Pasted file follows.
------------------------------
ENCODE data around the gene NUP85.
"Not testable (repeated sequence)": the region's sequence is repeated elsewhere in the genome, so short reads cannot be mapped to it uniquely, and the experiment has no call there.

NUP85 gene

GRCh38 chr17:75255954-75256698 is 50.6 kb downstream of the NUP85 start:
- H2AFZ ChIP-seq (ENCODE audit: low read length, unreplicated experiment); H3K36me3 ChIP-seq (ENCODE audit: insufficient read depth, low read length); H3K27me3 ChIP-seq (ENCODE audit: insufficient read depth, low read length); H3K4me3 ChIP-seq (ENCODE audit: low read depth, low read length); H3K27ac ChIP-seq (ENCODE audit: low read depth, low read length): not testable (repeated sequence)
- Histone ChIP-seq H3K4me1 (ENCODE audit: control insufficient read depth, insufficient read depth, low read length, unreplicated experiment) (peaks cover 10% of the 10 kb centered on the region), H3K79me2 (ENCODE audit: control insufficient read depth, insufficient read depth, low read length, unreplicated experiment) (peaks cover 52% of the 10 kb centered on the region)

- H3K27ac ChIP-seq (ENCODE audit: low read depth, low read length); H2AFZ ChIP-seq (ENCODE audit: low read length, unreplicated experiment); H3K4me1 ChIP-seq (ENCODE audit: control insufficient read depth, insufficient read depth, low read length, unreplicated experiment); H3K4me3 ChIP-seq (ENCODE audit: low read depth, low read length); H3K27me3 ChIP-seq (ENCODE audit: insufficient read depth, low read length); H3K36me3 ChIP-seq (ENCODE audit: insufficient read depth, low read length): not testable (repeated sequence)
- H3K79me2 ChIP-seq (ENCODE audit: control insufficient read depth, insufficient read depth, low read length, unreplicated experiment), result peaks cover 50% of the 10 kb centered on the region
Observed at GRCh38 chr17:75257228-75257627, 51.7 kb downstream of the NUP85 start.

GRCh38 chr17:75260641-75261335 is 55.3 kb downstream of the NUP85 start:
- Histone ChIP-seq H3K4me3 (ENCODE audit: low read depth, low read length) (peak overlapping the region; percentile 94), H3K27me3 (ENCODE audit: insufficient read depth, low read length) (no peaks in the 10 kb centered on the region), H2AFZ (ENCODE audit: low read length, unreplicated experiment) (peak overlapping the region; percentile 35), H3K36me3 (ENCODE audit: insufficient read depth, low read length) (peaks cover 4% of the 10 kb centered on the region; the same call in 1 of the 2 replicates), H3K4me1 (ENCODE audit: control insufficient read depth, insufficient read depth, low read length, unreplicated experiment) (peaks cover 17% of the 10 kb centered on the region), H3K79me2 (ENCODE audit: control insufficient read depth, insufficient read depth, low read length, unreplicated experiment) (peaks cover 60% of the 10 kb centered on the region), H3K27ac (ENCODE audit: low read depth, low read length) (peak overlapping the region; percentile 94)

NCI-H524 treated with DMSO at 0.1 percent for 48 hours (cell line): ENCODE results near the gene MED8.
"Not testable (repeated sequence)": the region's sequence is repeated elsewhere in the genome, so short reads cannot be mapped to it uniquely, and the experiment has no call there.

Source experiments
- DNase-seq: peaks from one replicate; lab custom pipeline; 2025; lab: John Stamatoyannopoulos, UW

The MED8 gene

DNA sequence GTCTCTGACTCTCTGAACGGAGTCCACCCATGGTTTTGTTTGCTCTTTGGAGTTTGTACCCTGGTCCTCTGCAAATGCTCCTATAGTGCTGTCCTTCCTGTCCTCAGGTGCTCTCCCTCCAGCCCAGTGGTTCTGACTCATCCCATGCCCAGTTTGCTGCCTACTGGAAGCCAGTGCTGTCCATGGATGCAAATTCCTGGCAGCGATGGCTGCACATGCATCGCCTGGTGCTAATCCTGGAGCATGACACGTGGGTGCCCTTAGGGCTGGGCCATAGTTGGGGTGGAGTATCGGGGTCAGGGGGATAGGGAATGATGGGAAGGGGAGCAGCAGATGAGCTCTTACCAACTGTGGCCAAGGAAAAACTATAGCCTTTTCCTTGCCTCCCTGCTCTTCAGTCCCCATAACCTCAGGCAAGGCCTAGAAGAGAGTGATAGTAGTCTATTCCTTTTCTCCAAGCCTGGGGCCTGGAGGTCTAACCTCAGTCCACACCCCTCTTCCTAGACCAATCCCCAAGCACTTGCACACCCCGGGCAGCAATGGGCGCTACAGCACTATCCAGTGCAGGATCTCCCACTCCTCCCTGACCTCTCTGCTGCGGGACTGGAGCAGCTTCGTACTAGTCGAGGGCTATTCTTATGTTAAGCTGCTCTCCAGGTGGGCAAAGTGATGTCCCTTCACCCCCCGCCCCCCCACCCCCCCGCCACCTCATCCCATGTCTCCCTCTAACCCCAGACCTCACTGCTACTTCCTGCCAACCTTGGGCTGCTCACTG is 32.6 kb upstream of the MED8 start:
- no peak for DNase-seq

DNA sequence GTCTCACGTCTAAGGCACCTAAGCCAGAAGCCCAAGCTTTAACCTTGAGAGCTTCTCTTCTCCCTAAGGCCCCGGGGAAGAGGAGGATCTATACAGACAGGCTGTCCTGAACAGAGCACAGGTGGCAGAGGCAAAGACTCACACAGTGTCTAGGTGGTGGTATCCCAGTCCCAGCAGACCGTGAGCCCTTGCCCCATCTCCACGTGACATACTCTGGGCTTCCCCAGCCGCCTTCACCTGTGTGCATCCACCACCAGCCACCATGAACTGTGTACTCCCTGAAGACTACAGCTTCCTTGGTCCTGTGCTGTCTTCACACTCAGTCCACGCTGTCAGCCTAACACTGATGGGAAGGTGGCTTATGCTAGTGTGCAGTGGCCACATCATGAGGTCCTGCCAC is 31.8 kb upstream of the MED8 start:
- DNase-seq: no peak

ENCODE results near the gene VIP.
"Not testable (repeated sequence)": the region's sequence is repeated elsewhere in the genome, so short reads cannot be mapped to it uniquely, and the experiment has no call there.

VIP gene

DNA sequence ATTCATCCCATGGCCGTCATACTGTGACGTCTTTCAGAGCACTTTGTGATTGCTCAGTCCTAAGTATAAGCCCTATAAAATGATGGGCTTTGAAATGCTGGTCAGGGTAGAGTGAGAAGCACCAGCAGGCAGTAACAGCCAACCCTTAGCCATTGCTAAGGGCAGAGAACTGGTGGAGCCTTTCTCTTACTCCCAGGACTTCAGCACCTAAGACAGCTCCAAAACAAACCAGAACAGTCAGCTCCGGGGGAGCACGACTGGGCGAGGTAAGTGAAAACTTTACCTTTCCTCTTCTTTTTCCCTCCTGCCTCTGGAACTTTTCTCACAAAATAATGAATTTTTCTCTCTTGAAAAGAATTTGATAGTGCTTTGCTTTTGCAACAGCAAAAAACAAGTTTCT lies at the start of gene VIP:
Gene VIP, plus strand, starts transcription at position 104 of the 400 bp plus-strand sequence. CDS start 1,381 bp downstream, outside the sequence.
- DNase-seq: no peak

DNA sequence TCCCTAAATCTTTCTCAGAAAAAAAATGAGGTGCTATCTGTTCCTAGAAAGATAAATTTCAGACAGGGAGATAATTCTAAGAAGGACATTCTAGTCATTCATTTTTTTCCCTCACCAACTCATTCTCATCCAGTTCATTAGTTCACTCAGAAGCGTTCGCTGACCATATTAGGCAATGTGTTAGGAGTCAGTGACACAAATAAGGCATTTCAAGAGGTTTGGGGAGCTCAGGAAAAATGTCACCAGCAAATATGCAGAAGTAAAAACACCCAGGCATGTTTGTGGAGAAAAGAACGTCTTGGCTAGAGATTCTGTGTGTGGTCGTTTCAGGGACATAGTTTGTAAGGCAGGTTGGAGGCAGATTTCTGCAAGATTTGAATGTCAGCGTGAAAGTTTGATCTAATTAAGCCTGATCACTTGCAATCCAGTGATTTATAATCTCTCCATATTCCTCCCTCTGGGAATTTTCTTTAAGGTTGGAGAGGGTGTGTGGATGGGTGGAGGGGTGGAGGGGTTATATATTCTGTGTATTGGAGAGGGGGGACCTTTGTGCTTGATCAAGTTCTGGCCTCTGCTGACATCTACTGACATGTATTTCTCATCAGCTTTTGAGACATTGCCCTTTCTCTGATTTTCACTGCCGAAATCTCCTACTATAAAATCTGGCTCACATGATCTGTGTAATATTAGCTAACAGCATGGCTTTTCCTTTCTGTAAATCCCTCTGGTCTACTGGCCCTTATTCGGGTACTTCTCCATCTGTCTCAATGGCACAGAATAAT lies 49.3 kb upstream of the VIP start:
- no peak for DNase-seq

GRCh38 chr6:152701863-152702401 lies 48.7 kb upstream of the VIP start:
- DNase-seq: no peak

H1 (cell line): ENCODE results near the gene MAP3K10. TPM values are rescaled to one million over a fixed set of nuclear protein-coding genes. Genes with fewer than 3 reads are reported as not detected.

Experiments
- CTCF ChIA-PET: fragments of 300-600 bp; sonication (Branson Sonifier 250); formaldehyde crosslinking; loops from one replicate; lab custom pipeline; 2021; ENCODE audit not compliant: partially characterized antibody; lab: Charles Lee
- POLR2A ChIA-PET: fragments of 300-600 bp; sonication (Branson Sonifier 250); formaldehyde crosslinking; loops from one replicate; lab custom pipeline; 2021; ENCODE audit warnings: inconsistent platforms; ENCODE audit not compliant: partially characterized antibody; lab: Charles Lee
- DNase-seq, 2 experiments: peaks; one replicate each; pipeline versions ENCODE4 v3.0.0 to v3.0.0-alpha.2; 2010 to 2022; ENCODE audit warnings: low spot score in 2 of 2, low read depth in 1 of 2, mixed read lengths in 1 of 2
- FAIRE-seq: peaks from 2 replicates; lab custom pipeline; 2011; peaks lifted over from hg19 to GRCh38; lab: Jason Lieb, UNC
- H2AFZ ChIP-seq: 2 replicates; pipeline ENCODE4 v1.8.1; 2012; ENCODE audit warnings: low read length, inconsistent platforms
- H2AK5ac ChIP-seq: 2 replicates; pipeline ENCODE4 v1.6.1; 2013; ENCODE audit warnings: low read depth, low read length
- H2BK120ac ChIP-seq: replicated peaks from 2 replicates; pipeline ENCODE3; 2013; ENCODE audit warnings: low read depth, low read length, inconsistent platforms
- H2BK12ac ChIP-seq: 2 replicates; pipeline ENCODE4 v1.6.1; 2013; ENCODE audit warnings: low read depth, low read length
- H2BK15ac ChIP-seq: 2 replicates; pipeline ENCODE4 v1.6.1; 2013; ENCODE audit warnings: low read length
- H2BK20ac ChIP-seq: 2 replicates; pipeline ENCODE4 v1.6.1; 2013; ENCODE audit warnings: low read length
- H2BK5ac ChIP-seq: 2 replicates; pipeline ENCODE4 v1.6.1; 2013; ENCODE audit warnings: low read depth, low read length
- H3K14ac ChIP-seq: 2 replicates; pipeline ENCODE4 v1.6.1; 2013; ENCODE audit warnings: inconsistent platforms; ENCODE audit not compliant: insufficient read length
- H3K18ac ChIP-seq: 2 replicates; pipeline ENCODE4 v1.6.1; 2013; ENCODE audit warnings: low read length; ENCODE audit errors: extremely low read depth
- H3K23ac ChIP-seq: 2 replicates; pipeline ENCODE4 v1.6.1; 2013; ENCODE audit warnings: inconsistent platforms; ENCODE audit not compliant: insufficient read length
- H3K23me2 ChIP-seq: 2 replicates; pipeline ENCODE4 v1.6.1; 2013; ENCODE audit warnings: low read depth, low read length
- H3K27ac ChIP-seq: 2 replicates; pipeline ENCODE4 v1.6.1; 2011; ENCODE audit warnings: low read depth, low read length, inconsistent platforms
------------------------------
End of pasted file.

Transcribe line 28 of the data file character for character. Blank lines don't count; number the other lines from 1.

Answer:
- no peak for DNase-seq